Alpine skiing at the 2018 Winter Olympics – Men's downhill

The men's downhill competition of the PyeongChang 2018 Olympics was held on Thursday, 15 February, at the Jeongseon Alpine Centre in PyeongChang.[1][2] Scheduled for Sunday, 11 February, winds in excess of 50 km/h (31 mph) forced officials to postpone the race four days.[3]

Men's downhill
at the XXIII Olympic Winter Games
Alpine skiing pictogram.svg
VenueJeongseon Alpine Centre,
Gangwon Province, South Korea
Date15 February
Competitors55 from 26 nations
Winning time1:40.25
Medalists
1st place, gold medalist(s) Aksel Lund Svindal  Norway
2nd place, silver medalist(s) Kjetil Jansrud  Norway
3rd place, bronze medalist(s) Beat Feuz  Switzerland
← 2014
2022 →
Men's Downhill
LocationJeongseon Alpine Centre
Vertical   825 m (2,707 ft)
Top elevation1,370 m (4,495 ft)  
Base elevation   545 m (1,788 ft)

SummaryEdit

The defending champion was Matthias Mayer. Other competitors included the 2014 silver medalist Christof Innerhofer, the bronze medalist Kjetil Jansrud, as well as the 2010 silver medalist Aksel Lund Svindal. Through 2018, the Olympic men's downhill has yet to have a repeat champion.

Aksel Lund Svindal won the gold medal, with a slight advantage over Kjetil Jansrud (silver) and Beat Feuz (bronze), who gained his first Olympic medal.

The race course was 2.965 km (1.84 mi) in length, with a vertical drop of 825 m (2,707 ft) from a starting elevation of 1,370 m (4,495 ft) above sea level. Svindal had an average speed of 106.474 km/h (66.16 mph) and an average vertical descent rate of 8.229 m/s (27.00 ft/s).

QualificationEdit

A total of up to 320 alpine skiers qualified across all eleven events. Athletes qualified for this event by having met the A qualification standard only, which meant having 80 or less FIS Points and being ranked in the top 500 in the Olympic FIS points list. The Points list takes into average the best results of athletes per discipline during the qualification period (July 1, 2016 to January 21, 2018). Countries received additional quotas by having athletes ranked in the top 30 of the current World Cup season (two per gender maximum, overall across all events). After the distribution of B standard quotas (to nations competing only in the slalom and giant slalom events), the remaining quotas were distributed using the Olympic FIS Points list, with each athlete only counting once for qualification purposes. A country could only enter a maximum of four athletes for the event.[4]

ResultsEdit

The race was started at 11:30 local time, (UTC+9). At the starting gate, the skies were clear, the temperature was −3.8 °C (25 °F), and the snow condition was hard.[5]

Rank Bib Name Country Time Behind
  7 Aksel Lund Svindal   Norway 1:40.25
  9 Kjetil Jansrud   Norway 1:40.37 +0.12
  5 Beat Feuz   Switzerland 1:40.43 +0.18
4 3 Dominik Paris   Italy 1:40.79 +0.54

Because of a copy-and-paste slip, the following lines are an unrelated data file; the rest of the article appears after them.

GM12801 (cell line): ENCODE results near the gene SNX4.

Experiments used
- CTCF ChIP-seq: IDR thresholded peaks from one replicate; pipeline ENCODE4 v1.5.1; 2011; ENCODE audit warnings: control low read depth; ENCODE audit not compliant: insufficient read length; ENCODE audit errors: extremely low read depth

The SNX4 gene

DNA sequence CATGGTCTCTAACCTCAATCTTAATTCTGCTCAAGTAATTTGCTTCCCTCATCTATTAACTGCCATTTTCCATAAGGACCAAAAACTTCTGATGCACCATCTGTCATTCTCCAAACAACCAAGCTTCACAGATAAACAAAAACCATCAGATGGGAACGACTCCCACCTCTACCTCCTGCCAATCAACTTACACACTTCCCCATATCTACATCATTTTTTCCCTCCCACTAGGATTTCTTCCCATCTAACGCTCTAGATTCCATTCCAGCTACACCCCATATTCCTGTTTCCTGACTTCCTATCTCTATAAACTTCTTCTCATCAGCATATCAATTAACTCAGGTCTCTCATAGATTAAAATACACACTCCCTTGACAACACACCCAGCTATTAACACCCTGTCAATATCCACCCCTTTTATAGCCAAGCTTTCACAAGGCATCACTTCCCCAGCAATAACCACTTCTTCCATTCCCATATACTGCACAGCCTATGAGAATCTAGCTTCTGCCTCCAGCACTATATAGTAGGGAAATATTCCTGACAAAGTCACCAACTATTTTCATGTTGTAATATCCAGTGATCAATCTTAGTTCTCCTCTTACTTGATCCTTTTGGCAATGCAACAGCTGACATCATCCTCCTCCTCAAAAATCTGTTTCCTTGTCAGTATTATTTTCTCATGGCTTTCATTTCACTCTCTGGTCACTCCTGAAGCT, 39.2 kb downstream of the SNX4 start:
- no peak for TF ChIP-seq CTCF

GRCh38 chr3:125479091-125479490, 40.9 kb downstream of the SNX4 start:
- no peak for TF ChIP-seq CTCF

5 1 Thomas Dreßen   Germany 1:41.03 +0.78
6 13 Peter Fill   Italy 1:41.08 +0.83
7 17 Vincent Kriechmayr   Austria 1:41.19 +0.94
8 4 Brice Roger   France 1:41.39 +1.14
9 11 Matthias Mayer   Austria 1:41.46 +1.21
10 6 Andreas Sander   Germany 1:41.62 +1.37
11 16 Max Franz   Austria 1:41.75 +1.50
12 15 Hannes Reichelt   Austria 1:41.76 +1.51
13 8 Mauro Caviezel   Switzerland 1:41.86 +1.61
14 2 Manuel Osborne-Paradis   Canada 1:41.89 +1.64
15 12 Aleksander Aamodt Kilde   Norway 1:42.18 +1.93
16 14 Bryce Bennett   United States 1:42.22 +1.97
17 18 Christof Innerhofer   Italy 1:42.23 +1.98
18 10 Johan Clarey   France 1:42.39 +2.14
19 28 Martin Čater   Slovenia 1:42.53 +2.28
20 27 Jared Goldberg   United States 1:42.59 +2.34
21 23 Marc Gisin   Switzerland 1:42.82 +2.57
22 25 Emanuele Buzzi   Italy 1:42.84 +2.59
23 34 Ryan Cochran-Siegle   United States 1:42.96 +2.71
23 21 Maxence Muzaton   France 1:42.96 +2.71
25 29 Josef Ferstl   Germany 1:42.98 +2.73
26 19 Adrien Théaux   France 1:42.99 +2.74
27 24 Boštjan Kline   Slovenia 1:43.03 +2.78
28 22 Benjamin Thomsen   Canada 1:43.19 +2.94
29 39 Miha Hrobat   Slovenia 1:43.61 +3.36
30 30 Wiley Maple   United States 1:43.72 +3.47
31 36 Andreas Romar   Finland 1:43.78 +3.53
32 35 Dustin Cook   Canada 1:43.80 +3.55
33 20 Gilles Roulin   Switzerland 1:43.88 +3.63
34 40 Henrik von Appen   Chile 1:44.02 +3.77
35 26 Broderick Thompson   Canada 1:44.37 +4.12
36 38 Christoffer Faarup   Denmark 1:44.48 +4.23
37 37 Joan Verdu   Andorra 1:44.65 +4.40
38 42 Filip Forejtek   Czech Republic 1:44.79 +4.54
39 48 Igor Zakurdayev   Kazakhstan 1:45.01 +4.76
40 45 Christopher Hörl   Moldova 1:45.21 +4.96
41 32 Marko Vukićević   Serbia 1:45.36 +5.11
42 41 Michał Kłusak   Poland 1:45.42 +5.17
43 49 Marco Pfiffner   Liechtenstein 1:45.61 +5.36
44 50 Yuri Danilochkin   Belarus 1:45.86 +5.61
45 46 Jan Hudec   Czech Republic 1:46.42 +6.17
46 47 Jan Zabystřan   Czech Republic 1:46.60 +6.35
47 57 Simon Breitfuss Kammerlander   Bolivia 1:47.87 +7.62
48 53 Kim Dong-woo   South Korea 1:47.99 +7.74
49 51 Ivan Kovbasnyuk   Ukraine 1:48.57 +8.32
50 55 Albin Tahiri   Kosovo 1:48.81 +8.56
51 56 Marko Stevović   Serbia 1:49.50 +9.25
52 52 Patrick McMillan   Ireland 1:49.98 +9.73
53 54 Márton Kékesi   Hungary 1:51.72 +11.47
31 Klemen Kosi   Slovenia DNF
43 Marc Oliveras   Andorra DNF
33 Natko Zrnčić-Dim   Croatia DNS
44 Ondřej Berndt   Czech Republic DNS

ReferencesEdit

  1. ^ "Venues". www.pyeongchang2018.com/. Pyeongchang 2018 Olympic Organizing Committee for the 2018 Winter Olympics. Archived from the original on 17 February 2018. Retrieved 26 December 2017.
  2. ^ Start list
  3. ^ https://www.theguardian.com/sport/2018/feb/11/winter-olympics-2018-pyeongchang-downhill-skiing-postponed
  4. ^ "Qualification Systems for XXII Olympic Winter Games, PyeongChang 2018 Alpine skiing" (PDF). International Ski Federation (FIS). 16 August 2017. Retrieved 20 January 2018.
  5. ^ "Men's downhill results" (PDF). 14 February 2018. Retrieved 14 February 2018.